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The Importance of Proper Coding at Your CHC

October 21, 2013

You hear it so often you start to believe it is true….coding at a CHC…it just doesn’t matter. In other words, regardless of what is coded, we always get the encounter rate so really, who cares about coding?!?!

OK, maybe this seemed true back in the day when nearly ALL encounter rate payment came directly from Medicare or Medicaid vs. “managed care” payers. AND, maybe your CHC still sees most encounter rate payments coming directly from Medi-Medi but do you really believe these elevated encounter rate payments will sustain forever? Even if you are rock-solid certain (and this would seem careless based on market trends), consider the following to see if it pertains to your CHC.

  • Managed Medicaid/Medicare…. This simply means the state and/or federal government pay a commercial payer (think BCBS, Aetna, etc.) or a unique payer is created (think SecureHorizons, AmeriGroup) to manage the care of Medicare and.or Medicaid beneficiaries (i.e., patients). Many of these payers compensate a CHC in a “fee-for-service” model (FFS) or via Per Member Per Month (PMPM) capitation vs. the encounter rate payments. Certainly there are many variations BUT these payers not only care about coding…they use it to determine a variety of things about a CHC…including but not limited to:
  1. Is the patient population as “intensive” as CHCs persistently claim (“Our patients are more complicated!”)??
  2. Is the CHC under or over compensated compared to peer groups (So…does the PMPM or “bonus” go up or down based on trending)??
  3. Can the payer continue to profit within this risk group of patients (Meaning…after paying the CHCs and other providers does there exist enough margin to remain in the business OR must they seek increases in premium from Medicare or Medicaid)??
         Make no mistake, payers use HCPCS (e.g., CPT) and ICD coding to make business                decisions. Always have. Always will.
  • Cash Position…. This ties to the immediately above Manged ‘Caid/’Care and may be perhaps my favorite topic for a CHC… i.e., the ability to “improve a CHC’s cash position” through optimal coding. Many providers (and frighteningly CFO and CEO types too) believe just waiting for the “wrap around payment” from Medicaid will make them “encounter rate” whole. Sooo, again, who cares about coding? Quick scenario… A CHC has a Medicaid encounter rate of $165 and (shockingly) a provider who under-codes most patient encounters. In example “A,” he captures a 99212 and a urine dip (e.g., 81002) resulting in a FFS payment of $45. In reality (and what we will label as example “B”) let;s assume for a moment that what should/could have been coded based on actually rendered and documented service was a 99214, a urine with micro (81000), ECG (93000), and a venipuncture (36415) all of which result in an aggregate FFS payment of $125. In both cases, the wrap around payment will arrive BUT in example A…you wait for $120 while in example B you wait for $45. So who makes money on the interest while waiting for that quarterly, semi-annual, or even annual “wrap” payment?? Answer: NOT the CHC.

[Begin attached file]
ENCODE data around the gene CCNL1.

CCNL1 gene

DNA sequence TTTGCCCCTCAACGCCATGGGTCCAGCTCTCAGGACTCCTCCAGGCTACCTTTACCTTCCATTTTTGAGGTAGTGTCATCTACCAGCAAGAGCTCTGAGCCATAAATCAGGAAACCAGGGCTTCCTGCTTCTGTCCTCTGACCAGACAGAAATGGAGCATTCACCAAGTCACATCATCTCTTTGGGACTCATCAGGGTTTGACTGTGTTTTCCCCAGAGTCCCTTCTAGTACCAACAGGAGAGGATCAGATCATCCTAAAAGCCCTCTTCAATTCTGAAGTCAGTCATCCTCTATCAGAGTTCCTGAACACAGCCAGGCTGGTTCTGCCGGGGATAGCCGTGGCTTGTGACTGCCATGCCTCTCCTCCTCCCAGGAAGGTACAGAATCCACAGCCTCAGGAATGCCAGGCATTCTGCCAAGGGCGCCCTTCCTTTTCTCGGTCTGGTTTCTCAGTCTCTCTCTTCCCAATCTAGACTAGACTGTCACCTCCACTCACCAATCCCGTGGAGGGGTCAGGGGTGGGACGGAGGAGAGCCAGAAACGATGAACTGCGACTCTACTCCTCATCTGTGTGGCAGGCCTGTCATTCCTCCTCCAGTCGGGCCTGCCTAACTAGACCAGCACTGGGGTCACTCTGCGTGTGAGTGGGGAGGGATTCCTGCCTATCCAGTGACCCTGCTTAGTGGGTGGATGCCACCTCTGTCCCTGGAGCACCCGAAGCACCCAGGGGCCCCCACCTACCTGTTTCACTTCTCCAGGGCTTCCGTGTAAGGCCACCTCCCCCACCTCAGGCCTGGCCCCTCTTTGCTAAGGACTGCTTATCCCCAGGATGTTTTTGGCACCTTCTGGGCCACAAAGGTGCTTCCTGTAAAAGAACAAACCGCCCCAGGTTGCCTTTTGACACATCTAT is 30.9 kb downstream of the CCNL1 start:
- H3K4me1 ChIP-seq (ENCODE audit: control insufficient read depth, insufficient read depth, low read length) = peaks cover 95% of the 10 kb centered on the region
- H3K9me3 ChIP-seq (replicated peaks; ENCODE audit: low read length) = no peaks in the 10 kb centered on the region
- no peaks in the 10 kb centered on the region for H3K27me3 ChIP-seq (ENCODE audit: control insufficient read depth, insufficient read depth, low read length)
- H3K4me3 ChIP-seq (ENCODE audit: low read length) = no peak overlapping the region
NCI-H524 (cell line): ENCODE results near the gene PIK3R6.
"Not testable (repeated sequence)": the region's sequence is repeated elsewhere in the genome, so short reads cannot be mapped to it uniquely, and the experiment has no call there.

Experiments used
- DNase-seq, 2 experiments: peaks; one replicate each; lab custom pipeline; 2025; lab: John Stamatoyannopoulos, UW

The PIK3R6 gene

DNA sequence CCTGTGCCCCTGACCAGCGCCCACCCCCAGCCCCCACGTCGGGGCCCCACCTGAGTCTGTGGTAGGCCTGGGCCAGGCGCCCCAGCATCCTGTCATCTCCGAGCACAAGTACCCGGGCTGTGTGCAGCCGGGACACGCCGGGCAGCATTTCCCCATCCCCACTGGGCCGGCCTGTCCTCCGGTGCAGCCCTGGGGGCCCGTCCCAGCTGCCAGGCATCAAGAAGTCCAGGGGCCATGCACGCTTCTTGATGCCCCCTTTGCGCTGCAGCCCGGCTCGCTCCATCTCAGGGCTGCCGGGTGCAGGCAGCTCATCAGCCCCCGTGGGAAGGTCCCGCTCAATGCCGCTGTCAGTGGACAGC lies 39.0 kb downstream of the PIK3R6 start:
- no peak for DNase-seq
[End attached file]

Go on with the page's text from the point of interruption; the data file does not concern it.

• Commercial Payers… The ONLY way to increase compensation from these payers is to code optimally. Too many CHCs still undervalue the financial opportunity available from commercial payers because commercial insurance is perceived to be too small a percentage of a CHC’s overall business. Translation…it does not seem worth a CHC’s time or attention. However, from work around the nation, PMG consistently finds Commercial Payers, as a percentage of aggregate charges, often account for less than 10% of CHCs’ output. However, as a percentage of payments (which is what we really care about), AND assuming coding is accurate…not unethically or inappropriately elevated but accurate…the Commercial Payer payments as a percentage of all payments is typically double the percent of Commercial Payer charges. Stated otherwise, Commercial Payers, when optimized, are significant sources of increased payments but ONLY if coding is done accurately and well.